How to apply to the Managing Officer Program

You may submit an application package at any time during the year, but not later than December 15 for consideration in the next available session.

To apply, submit the following:

  1. FEMA Form 119-25-1 General Admissions Application Form PDF 337 KB. In Block 9a, please specify “Managing Officer Program.”
  2. The Managing Officer Program checklist PDF 48 KB and the documentation it lists, including (but not limited to):
    • Your letter requesting admission to the program.
    • A letter from your chief supporting your admission.
    • A copy of your transcript from an accredited degree-granting college or university.
    • A list of your professional certifications.
    • A list of management and leadership courses completed.

Send your application package to:

National Emergency Training Center
Admissions Office
16825 South Seton Ave.
Emmitsburg, MD 21727

Curriculum for the Managing Officer Program

You may take prerequisite courses before, during or after the NFA on-campus first and second year program. If you complete the on-campus program but not the prerequisites, you won't receive a certificate until you complete them.

Starting Oct. 1, 2017, prerequisite courses must be completed before beginning the on-campus program.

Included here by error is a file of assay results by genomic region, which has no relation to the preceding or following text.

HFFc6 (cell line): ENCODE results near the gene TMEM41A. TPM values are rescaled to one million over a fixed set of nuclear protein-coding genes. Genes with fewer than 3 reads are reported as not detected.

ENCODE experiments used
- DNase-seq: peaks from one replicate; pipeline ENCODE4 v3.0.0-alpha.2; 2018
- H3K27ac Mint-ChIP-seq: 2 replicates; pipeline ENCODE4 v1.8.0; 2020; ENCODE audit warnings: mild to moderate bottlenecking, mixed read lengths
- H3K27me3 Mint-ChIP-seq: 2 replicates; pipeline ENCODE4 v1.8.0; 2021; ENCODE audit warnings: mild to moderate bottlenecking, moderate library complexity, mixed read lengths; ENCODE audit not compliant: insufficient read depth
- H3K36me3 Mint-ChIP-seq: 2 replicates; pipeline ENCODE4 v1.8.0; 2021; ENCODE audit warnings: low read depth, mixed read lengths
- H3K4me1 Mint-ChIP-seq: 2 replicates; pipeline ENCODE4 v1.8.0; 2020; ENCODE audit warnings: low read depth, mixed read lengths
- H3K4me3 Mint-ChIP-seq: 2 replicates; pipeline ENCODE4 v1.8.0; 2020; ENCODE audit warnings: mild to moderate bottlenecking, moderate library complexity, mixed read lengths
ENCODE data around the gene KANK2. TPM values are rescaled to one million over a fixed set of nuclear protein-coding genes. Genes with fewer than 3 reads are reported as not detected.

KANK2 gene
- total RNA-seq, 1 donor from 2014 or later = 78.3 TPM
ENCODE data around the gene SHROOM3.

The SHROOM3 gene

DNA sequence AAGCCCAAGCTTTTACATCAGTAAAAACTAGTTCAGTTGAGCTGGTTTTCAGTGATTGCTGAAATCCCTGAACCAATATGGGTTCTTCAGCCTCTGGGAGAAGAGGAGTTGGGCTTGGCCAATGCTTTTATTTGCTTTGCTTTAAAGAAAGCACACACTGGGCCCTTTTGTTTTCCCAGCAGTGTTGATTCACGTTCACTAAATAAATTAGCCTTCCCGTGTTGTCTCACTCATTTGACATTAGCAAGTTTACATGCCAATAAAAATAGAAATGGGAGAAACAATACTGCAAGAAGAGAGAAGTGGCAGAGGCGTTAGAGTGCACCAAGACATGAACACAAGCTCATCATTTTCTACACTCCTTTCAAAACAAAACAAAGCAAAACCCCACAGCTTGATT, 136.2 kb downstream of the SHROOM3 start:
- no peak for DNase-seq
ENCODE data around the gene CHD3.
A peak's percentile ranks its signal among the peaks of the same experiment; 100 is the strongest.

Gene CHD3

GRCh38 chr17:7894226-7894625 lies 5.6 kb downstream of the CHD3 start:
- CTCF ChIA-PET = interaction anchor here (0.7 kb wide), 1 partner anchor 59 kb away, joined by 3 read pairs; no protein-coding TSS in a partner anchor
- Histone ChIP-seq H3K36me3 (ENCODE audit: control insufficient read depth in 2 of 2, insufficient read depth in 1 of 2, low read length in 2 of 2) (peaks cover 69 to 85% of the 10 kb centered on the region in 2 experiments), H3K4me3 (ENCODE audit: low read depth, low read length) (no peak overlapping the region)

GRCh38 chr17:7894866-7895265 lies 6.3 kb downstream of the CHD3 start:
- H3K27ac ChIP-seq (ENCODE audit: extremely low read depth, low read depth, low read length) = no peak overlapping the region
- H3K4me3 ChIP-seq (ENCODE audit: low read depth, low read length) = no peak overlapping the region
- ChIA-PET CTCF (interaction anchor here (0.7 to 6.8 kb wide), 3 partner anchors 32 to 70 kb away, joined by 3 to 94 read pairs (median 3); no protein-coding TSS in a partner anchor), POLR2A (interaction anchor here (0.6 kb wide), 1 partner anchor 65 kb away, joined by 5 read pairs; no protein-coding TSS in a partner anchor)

Prerequisites
substitutes are not allowed
First-year on-campus courses
offered back-to-back only, twice a year
Second-year on-campus courses
offered back-to-back only, twice a year
“Introduction to Emergency Response to Terrorism” (Q0890) “Applications of Community Risk Reduction” (R0385) “Contemporary Training Concepts for Fire and EMS” (R0386)
“Leadership I for Fire and EMS: Strategies for Company Success” November 2011 version or later (F0803 or W0803) “Transitional Safety Leadership” (R0384) “Analytical Tools for Decision-Making” (R0387)
“Leadership II for Fire and EMS: Strategies for Personal Success” November 2011 version or later (F0804 or W0804)    
“Leadership III for Fire and EMS: Strategies for Supervisory Success” November 2011 version or later (F0805 or W0805)    
“Shaping the Future” (F0602 or W0602)    

Courses must be completed back-to-back; they can't be split. You are eligible for stipend reimbursement on one trip per year to the NFA. One-time exception: students enrolled in the fiscal year 2015 (October 2014 - March 2015) first semester and accepted into the Managing Officer Program are eligible for a second stipend in 2015.

There is no formal start-to-finish time frame for the Managing Officer Program. You will receive a certificate after all of the required courses and the Managing Officer Program Capstone Project are completed.

Managing Officer Program Capstone Project

The Managing Officer Program Capstone Project allows you to apply concepts learned in the program toward the solution of a problem in your home district.

You and the chief of your department (or equivalent in nonfire organizations) must meet to identify a problem and its scope and limitations. The scope of the project should be appropriate to your responsibilities and duties in the organization, and it should be appropriate to the Managing Officer Program. Possible subjects include:

Before initiating the project, you must submit a letter from your chief indicating the title of the project, projected outcomes, how it will be evaluated or measured, and approval for the project to go forward. When the project is completed, your chief must submit a letter indicating that it was completed successfully.

Follow us: Twitter Facebook YouTube